Title
Reducing measurement time for a laser Doppler vibrometer using regressive techniques Reducing measurement time for a laser Doppler vibrometer using regressive techniques
Author
Faculty/Department
Faculty of Applied Engineering Sciences
Publication type
article
Publication
Barking ,
Subject
Engineering sciences. Technology
Source (journal)
Optics and lasers in engineering. - Barking
Volume/pages
45(2007) :1 , p. 49-56
ISSN
0143-8166
ISI
000242269500007
Carrier
E
Target language
English (eng)
Full text (Publishers DOI)
Abstract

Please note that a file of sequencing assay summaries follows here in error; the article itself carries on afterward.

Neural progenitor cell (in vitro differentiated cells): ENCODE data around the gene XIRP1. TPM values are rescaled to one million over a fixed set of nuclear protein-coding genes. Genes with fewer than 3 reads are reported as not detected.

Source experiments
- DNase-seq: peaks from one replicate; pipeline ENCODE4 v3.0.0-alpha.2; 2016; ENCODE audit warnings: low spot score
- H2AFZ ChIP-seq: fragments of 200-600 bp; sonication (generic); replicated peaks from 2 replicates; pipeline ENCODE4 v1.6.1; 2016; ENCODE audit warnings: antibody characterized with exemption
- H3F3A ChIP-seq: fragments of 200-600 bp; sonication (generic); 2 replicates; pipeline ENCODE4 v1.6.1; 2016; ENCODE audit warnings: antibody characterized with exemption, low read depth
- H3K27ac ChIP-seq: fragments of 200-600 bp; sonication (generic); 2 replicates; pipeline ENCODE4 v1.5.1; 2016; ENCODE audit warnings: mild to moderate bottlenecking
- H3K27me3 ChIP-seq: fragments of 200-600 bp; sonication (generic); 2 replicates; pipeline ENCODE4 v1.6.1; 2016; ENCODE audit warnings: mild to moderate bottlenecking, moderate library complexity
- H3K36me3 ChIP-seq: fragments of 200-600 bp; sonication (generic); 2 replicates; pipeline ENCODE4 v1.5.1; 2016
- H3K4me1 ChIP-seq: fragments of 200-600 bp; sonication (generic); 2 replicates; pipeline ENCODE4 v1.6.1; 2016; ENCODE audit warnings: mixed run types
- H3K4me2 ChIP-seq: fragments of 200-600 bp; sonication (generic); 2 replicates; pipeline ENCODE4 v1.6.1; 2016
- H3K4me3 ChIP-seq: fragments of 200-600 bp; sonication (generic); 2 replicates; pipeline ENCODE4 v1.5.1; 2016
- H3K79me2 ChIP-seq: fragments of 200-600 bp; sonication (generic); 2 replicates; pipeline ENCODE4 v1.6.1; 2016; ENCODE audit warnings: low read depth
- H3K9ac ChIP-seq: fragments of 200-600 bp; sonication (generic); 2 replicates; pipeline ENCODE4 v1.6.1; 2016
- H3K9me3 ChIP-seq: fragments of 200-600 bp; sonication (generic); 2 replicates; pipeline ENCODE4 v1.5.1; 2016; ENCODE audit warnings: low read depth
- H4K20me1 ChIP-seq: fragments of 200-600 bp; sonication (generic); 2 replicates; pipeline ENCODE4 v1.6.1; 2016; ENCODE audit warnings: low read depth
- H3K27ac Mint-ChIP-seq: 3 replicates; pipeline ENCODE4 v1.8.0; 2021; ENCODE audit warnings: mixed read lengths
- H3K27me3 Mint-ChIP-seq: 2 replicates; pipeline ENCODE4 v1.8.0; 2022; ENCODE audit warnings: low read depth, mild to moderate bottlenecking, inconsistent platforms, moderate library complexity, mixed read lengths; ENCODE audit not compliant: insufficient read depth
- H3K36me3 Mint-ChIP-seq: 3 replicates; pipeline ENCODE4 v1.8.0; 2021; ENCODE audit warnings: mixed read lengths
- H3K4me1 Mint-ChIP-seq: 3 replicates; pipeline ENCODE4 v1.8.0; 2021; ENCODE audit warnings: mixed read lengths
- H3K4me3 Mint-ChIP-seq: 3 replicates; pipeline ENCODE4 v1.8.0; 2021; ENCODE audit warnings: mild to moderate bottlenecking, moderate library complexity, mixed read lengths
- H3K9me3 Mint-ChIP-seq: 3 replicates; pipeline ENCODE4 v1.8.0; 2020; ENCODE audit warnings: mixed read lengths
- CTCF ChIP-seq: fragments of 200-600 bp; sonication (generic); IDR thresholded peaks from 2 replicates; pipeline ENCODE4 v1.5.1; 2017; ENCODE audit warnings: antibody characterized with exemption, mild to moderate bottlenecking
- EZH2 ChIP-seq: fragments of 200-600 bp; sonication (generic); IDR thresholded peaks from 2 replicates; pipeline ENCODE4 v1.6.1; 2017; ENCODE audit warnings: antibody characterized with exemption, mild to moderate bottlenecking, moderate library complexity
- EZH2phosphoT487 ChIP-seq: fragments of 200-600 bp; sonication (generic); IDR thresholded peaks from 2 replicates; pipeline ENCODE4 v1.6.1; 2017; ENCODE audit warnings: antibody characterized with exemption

In the last decade the laser Doppler vibrometer (LDV) has become a widely spread instrument for measuring vibrations. It often offers accurate measurements with a high spatial resolution. However, the measurement time of the LDV and especially for the scanning LDV is long. Therefore, reducing the measurement time is an attractive objective. A way to achieve this is to use a single sine excitation (on a resonance frequency). However, this technique has two major drawbacks: the inability to provide information on the damping and a operational deflection shape that can differ from the true mode shape. In this article two methods will be introduced to reduce measurement time without these defaults. In the first method introduced in this article a narrow band multisine is used as excitation signal and the measured vibration signal in the time domain is represented by a model using sines and cosines with these fixed narrow band frequencies. The coefficients of those sines and cosines are then estimated on a global scale by means of a least-squares estimator. An important advantage of this particular technique is that one does not have to measure a full period of the signal, reducing time. The second method accelerates the measurement time for scanning LDV measurements. Using the time domain sequence from each previous scan point and a limited number of time samples from the current scan point, the full time domain sequence of the current scan point can be estimated. Both these methods are a key benefit for in-line quality control, which can have upwards of 1000 spatial measurement locations. The proposed techniques will be validated on both simulations and experiments of varying complexity. (C) 2006 Elsevier Ltd. All rights reserved.
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